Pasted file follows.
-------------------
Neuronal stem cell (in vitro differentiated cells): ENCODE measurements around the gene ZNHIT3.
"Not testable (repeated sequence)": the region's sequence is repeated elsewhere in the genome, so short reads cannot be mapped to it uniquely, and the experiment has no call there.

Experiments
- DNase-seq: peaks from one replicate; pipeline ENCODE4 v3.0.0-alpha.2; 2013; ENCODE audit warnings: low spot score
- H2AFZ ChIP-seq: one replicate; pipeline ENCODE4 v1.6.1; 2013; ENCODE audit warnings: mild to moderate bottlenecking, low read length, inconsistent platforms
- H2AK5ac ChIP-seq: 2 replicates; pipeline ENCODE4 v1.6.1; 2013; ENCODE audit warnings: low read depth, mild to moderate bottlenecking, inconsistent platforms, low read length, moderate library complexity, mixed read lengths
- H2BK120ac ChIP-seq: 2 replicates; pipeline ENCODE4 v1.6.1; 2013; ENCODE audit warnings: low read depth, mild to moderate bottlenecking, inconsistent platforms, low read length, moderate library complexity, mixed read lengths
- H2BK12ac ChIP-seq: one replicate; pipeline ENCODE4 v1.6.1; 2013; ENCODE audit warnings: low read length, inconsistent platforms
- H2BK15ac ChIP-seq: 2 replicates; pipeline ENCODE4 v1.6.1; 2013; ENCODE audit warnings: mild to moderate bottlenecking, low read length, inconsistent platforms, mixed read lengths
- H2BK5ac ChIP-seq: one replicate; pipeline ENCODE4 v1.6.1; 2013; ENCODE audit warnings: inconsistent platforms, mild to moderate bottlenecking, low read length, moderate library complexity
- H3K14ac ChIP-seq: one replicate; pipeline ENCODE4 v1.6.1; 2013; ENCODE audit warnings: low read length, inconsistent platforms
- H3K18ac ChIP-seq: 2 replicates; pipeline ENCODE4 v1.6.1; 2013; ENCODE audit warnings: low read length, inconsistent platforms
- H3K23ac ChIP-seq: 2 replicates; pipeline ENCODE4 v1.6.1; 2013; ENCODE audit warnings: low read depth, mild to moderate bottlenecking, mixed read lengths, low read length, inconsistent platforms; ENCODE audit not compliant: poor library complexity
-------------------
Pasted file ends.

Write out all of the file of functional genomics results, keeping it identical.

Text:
Neuronal stem cell (in vitro differentiated cells): ENCODE measurements around the gene ZNHIT3.
"Not testable (repeated sequence)": the region's sequence is repeated elsewhere in the genome, so short reads cannot be mapped to it uniquely, and the experiment has no call there.

Experiments
- DNase-seq: peaks from one replicate; pipeline ENCODE4 v3.0.0-alpha.2; 2013; ENCODE audit warnings: low spot score
- H2AFZ ChIP-seq: one replicate; pipeline ENCODE4 v1.6.1; 2013; ENCODE audit warnings: mild to moderate bottlenecking, low read length, inconsistent platforms
- H2AK5ac ChIP-seq: 2 replicates; pipeline ENCODE4 v1.6.1; 2013; ENCODE audit warnings: low read depth, mild to moderate bottlenecking, inconsistent platforms, low read length, moderate library complexity, mixed read lengths
- H2BK120ac ChIP-seq: 2 replicates; pipeline ENCODE4 v1.6.1; 2013; ENCODE audit warnings: low read depth, mild to moderate bottlenecking, inconsistent platforms, low read length, moderate library complexity, mixed read lengths
- H2BK12ac ChIP-seq: one replicate; pipeline ENCODE4 v1.6.1; 2013; ENCODE audit warnings: low read length, inconsistent platforms
- H2BK15ac ChIP-seq: 2 replicates; pipeline ENCODE4 v1.6.1; 2013; ENCODE audit warnings: mild to moderate bottlenecking, low read length, inconsistent platforms, mixed read lengths
- H2BK5ac ChIP-seq: one replicate; pipeline ENCODE4 v1.6.1; 2013; ENCODE audit warnings: inconsistent platforms, mild to moderate bottlenecking, low read length, moderate library complexity
- H3K14ac ChIP-seq: one replicate; pipeline ENCODE4 v1.6.1; 2013; ENCODE audit warnings: low read length, inconsistent platforms
- H3K18ac ChIP-seq: 2 replicates; pipeline ENCODE4 v1.6.1; 2013; ENCODE audit warnings: low read length, inconsistent platforms
- H3K23ac ChIP-seq: 2 replicates; pipeline ENCODE4 v1.6.1; 2013; ENCODE audit warnings: low read depth, mild to moderate bottlenecking, mixed read lengths, low read length, inconsistent platforms; ENCODE audit not compliant: poor library complexity